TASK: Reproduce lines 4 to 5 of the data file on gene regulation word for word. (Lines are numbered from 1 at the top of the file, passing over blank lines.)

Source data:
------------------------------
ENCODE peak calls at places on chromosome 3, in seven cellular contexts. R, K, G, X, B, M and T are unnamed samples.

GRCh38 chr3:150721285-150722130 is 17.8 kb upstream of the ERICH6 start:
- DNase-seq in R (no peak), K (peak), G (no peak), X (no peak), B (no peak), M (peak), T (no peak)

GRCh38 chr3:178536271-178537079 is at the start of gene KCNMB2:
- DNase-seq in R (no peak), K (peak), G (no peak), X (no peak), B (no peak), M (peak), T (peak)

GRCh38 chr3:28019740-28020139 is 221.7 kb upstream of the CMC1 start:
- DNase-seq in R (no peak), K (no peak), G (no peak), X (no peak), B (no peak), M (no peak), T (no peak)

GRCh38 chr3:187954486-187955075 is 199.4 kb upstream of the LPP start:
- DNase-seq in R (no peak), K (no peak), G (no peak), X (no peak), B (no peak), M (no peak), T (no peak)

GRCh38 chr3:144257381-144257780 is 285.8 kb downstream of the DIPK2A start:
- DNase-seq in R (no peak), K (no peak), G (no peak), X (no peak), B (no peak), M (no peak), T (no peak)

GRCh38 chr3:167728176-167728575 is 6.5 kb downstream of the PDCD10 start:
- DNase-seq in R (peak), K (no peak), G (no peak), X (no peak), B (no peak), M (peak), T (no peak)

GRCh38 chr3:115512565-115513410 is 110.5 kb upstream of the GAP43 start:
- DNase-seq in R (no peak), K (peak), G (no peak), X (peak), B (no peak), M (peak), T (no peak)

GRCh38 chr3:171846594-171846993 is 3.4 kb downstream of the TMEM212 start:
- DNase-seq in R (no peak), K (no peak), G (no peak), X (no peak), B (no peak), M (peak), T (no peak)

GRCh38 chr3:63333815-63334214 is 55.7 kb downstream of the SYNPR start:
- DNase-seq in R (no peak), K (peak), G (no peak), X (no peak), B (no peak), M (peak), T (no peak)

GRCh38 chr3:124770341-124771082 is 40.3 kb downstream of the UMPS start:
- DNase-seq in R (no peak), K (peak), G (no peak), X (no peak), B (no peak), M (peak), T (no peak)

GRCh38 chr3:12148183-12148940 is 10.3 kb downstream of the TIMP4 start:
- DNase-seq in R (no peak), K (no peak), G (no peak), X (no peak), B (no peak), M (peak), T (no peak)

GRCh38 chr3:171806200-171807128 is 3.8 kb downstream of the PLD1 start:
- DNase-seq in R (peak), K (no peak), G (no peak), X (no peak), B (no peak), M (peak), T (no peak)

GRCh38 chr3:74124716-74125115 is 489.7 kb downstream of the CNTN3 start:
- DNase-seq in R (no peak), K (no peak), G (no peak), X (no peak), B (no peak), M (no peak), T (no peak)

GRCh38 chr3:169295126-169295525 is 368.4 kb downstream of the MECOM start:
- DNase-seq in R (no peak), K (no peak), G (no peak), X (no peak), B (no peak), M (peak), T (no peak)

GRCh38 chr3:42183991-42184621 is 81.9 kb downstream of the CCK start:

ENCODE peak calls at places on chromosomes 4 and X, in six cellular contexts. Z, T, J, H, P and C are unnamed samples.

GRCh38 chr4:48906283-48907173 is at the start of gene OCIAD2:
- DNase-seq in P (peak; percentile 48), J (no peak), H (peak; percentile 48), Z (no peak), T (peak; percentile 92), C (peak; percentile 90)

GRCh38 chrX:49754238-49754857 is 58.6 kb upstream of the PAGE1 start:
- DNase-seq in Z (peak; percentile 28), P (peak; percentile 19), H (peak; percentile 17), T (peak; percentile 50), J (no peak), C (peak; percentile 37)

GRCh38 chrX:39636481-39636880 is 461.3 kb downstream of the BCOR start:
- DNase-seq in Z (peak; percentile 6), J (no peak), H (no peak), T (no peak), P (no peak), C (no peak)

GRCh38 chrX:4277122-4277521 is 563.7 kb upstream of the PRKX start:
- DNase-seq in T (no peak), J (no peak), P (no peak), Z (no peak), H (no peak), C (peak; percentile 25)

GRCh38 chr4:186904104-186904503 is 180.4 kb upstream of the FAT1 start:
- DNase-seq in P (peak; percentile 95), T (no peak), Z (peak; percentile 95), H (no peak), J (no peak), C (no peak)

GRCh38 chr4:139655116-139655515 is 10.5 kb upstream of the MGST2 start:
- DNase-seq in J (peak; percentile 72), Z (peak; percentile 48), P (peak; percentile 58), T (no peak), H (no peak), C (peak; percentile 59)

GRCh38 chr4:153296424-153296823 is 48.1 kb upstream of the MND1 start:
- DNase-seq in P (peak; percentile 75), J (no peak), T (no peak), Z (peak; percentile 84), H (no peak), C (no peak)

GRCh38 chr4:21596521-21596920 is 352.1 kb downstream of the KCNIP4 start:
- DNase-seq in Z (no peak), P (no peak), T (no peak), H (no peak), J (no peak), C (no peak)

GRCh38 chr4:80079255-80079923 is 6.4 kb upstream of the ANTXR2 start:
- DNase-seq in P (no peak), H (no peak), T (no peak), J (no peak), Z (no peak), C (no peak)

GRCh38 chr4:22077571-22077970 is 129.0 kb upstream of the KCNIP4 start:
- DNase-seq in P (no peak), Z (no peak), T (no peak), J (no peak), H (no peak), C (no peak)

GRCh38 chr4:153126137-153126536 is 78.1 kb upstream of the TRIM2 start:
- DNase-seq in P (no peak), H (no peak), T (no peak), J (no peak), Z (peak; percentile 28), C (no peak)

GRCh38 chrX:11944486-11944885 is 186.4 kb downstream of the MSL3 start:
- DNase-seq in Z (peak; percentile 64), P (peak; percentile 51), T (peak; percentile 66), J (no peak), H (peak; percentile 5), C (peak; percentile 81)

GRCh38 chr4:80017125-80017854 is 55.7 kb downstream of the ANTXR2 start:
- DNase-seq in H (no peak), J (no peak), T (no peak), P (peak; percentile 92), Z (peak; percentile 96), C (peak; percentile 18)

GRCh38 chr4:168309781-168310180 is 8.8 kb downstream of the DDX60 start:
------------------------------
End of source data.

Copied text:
GRCh38 chr3:178536271-178537079 is at the start of gene KCNMB2:
- DNase-seq in R (no peak), K (peak), G (no peak), X (no peak), B (no peak), M (peak), T (peak)